Gable Steveson was trying to put the finishing touches on a fantastic run through the 125 kg Olympic field. Standing between him and a gold medal was three-time defending world champion Geno Petriashvili (Georgia). Geno and Taha Akgul (Turkey) have combined to win every World/Olympic title at the weight since 2014. Steveson had already dispatch Akgul in the quarterfinals and was looking to make his stamp on the weight.

        As he has done all tournament, Steveson got on the scoreboard first with a point after Petriashvili violated the shot clock. He added to the lead with a takedown off of a single leg. Before the break, Steveson had a massive toss at the edge of the mat that only netted a step-out point.

        Though he appeared to be shocked, Petriashvili never wavered and got his first points of the bout, exposing Steveson's back after another offensive attempt. Stevenson finished the flurry on top for a 5-2 advantage. Petriashvili finally was able to convert a shot and pulled to within 5-4 after a takedown, but he quickly took the lead, 8-5, after a pair of gut wrenches.

        In a :13 second span that will be replayed thousands of times this week, Steveson was able to stuff a half-hearted Petriashvili shot attempt and spin for two points. He reverted to his folkstyle roots and seemingly "cut" the Georgian for an escape rather than work for exposure. The official obliged and stood the two up for a restart with 6.5 seconds left in the bout. After the whistle blew, Steveson got Petriashvili to bite on an outside step, then snapped and circled, and circled, and circled, and finally got behind for a takedown with .02 left on the clock. The Georgian bench challenged by the call was confirmed and the celebration was on!

        Steveson became the first US heavyweight since Bruce Baumgartner in 1992 to win an Olympic gold medal. After his hand was raised, Steveson did his customary round off to a backflip. That and the comeback are sure to place the 21-year-old all over mainstream sports and news channels.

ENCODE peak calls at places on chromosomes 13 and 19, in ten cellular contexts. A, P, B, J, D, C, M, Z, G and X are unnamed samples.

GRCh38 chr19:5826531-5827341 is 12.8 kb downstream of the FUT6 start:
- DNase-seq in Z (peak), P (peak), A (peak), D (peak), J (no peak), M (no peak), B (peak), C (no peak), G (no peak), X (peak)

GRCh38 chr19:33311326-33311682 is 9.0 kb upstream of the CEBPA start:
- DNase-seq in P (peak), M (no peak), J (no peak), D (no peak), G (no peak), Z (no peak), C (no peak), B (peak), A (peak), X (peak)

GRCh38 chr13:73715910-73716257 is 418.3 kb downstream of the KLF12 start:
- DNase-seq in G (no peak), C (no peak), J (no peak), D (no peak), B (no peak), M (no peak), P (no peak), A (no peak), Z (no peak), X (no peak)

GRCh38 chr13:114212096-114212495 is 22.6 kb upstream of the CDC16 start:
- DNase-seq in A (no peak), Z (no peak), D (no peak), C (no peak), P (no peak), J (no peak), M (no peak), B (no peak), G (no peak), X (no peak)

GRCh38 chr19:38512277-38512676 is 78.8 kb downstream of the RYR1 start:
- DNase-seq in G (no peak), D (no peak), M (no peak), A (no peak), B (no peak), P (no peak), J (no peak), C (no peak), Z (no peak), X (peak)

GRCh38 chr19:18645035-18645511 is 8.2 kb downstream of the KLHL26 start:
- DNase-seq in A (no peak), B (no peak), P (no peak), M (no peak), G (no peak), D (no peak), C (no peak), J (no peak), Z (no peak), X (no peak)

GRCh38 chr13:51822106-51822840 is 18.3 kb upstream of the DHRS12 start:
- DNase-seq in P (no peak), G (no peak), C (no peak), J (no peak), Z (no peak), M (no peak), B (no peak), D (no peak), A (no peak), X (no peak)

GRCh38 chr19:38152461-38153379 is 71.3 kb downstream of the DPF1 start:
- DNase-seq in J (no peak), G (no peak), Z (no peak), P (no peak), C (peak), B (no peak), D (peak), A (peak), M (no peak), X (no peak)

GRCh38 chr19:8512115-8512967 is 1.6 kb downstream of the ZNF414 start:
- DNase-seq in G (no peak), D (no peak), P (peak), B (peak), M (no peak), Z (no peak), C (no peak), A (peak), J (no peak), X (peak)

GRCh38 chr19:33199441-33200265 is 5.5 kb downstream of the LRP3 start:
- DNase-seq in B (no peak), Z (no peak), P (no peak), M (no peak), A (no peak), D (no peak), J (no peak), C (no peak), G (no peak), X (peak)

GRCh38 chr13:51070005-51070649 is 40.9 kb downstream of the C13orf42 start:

If that wasn't enough, Kyle Dake also finished his comeback and ended the tournament with a bronze medal. After a shocking loss by tech fall in the quarterfinals, Dake rebounded to battle two-time world champion Frank Chamizo (Italy), in his final contest of the Games. It was immediately apparent that Dake was his normal self and never let Chamizo in the match. He showed his normal combination of stingy defense, timely offensive, and a high degree of mat savvy. When it was all said and done, Dake walked away a winner, 5-0.

        With Dake's win, the US Men's freestyle team saw all five of its participants clinch medals. The last time the Americans were able to produce such a high medal count was in 1996.

        The fourth member to lock up a medal, Kyle Snyder, did so earlier in the session by cruising back Suleyman Karadeniz (Turkey), 5-0 in the semifinals at 97 kg. Snyder kept his Turkish opponent off balance all match and on the defensive. Though, Snyder was not able to convert his attempts, he was able to get multiple step-out points and was never seriously threatened.

        Snyder's berth in the finals sets up chapter three in his rivalry with "The Russian Tank" Abdulrashid Sadulaev. In 2017, Snyder had a comeback victory over Sadulaev in the world finals, which helped the Americans capture their first team crown since 1995. A year later, the two met in the world finals and Sadulaev won after a quick fall. Both wrestlers are chasing their second Olympic gold medal and have not been tested in Tokyo.

        It appeared as if the Americans would have another finalist as Sarah Hildebrandt jumped out to a 7-0 lead on Yanan Sun during their 50 kg semifinal. Sun chipped away at the lead and got the margin down to 7-6 in the closing seconds of the match. Then she hit a lateral drop which sent Hildebrandt to her back for four points and a 10-7 loss.

        Hildebrandt still has an opportunity to medal as she'll face the winner of Yusneylys Guzman (Cuba) and Oskana Livach (Ukraine) in a bronze medal contest.

        Another member of the women's freestyle team, Jacarra Winchester, competed for a bronze medal today, but came up just short. Winchester was tossed in a headlock and pinned early in the first period by Vanesa Kaladzinskaya (Belarus) and had to settle for fifth-place.

        American Results

        Men's Freestyle 74 kg Bronze Medal Bout

        Kyle Dake (USA) over Frank Chamizo (Italy) 5-0

        Men's Freestyle 97 kg Semifinal

        Kyle Snyder (USA) over Suleyman Karadeniz (Turkey) 5-0

        Men's Freestyle 125 kg Gold Medal Bout

        Gable Steveson (USA) over Geno Petriashvili (Georgia) 108

        Women's Freestyle 50 kg Semifinal

        Yanen Sun (China) over Sarah Hildebrandt (USA) 10-7

        Women's Freestyle 53 kg Bronze Medal Match

        Vanesa Kaladzinskaya (Belarus) over Jacarra Winchester
        "It's not the six minutes, it's what happens in those six minutes"